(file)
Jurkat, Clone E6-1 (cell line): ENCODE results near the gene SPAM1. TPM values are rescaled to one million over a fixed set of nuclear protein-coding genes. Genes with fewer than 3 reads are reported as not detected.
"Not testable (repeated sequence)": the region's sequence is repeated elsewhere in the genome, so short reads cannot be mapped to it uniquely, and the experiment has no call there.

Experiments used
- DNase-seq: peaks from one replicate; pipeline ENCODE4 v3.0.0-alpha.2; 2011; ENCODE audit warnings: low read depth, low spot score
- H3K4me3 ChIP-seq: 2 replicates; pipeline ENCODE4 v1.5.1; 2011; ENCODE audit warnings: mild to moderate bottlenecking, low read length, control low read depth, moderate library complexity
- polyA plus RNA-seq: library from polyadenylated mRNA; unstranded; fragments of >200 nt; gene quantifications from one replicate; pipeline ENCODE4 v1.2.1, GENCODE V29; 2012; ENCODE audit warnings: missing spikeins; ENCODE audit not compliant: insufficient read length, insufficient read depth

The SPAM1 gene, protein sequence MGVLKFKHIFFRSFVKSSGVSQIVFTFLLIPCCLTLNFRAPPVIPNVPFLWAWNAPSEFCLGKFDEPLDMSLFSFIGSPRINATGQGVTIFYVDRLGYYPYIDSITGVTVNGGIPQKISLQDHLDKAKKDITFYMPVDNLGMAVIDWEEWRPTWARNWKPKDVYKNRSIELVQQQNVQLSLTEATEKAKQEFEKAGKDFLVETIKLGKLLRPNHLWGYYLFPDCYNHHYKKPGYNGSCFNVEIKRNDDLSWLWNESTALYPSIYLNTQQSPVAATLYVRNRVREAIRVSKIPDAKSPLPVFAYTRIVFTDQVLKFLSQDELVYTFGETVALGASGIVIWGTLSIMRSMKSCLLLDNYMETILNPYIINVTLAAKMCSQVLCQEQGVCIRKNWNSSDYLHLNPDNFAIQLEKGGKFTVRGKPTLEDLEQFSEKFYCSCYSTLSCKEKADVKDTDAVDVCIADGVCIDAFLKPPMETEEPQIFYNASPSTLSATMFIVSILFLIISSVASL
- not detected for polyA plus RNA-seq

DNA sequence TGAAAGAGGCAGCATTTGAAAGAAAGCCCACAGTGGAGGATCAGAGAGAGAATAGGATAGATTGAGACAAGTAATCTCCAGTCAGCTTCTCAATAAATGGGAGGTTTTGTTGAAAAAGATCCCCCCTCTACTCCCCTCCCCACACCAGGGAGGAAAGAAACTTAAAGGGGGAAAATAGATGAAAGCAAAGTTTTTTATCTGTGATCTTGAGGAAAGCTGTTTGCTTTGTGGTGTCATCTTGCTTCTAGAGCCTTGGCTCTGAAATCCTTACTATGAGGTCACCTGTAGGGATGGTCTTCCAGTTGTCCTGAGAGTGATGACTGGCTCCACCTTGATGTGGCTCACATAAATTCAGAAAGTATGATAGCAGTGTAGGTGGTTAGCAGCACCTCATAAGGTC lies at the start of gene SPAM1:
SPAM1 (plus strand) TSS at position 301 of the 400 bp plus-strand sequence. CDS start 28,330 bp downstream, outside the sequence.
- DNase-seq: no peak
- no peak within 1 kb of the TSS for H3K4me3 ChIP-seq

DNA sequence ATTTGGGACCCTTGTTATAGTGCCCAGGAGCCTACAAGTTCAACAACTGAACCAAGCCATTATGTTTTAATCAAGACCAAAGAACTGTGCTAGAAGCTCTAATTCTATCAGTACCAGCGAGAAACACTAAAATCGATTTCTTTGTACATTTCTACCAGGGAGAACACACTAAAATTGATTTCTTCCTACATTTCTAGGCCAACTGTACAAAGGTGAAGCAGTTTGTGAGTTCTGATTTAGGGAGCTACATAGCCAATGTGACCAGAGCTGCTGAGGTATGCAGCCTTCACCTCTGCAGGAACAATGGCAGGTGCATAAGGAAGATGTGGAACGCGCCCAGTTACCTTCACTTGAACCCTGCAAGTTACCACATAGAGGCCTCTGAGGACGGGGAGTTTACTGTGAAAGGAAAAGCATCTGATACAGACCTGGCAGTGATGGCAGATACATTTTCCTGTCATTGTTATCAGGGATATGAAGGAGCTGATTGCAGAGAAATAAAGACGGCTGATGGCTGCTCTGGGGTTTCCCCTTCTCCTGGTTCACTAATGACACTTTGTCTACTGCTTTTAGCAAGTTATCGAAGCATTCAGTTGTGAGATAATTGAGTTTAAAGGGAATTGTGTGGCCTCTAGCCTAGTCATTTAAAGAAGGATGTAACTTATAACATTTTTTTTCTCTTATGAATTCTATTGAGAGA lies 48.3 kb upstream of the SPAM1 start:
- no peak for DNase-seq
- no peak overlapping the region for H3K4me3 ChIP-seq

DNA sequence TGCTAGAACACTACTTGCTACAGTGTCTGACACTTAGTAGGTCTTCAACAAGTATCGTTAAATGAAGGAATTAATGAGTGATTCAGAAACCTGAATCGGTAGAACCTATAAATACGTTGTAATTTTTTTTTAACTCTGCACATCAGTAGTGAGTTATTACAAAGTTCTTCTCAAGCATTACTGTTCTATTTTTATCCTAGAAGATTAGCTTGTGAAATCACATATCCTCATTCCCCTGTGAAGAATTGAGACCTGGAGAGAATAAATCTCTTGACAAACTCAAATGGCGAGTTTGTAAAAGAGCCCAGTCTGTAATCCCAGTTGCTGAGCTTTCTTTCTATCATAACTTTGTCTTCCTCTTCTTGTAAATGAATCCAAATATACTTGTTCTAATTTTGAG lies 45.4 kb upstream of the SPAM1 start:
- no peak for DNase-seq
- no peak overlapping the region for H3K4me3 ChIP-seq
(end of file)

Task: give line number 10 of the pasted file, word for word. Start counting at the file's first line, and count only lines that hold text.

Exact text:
SPAM1 (plus strand) TSS at position 301 of the 400 bp plus-strand sequence. CDS start 28,330 bp downstream, outside the sequence.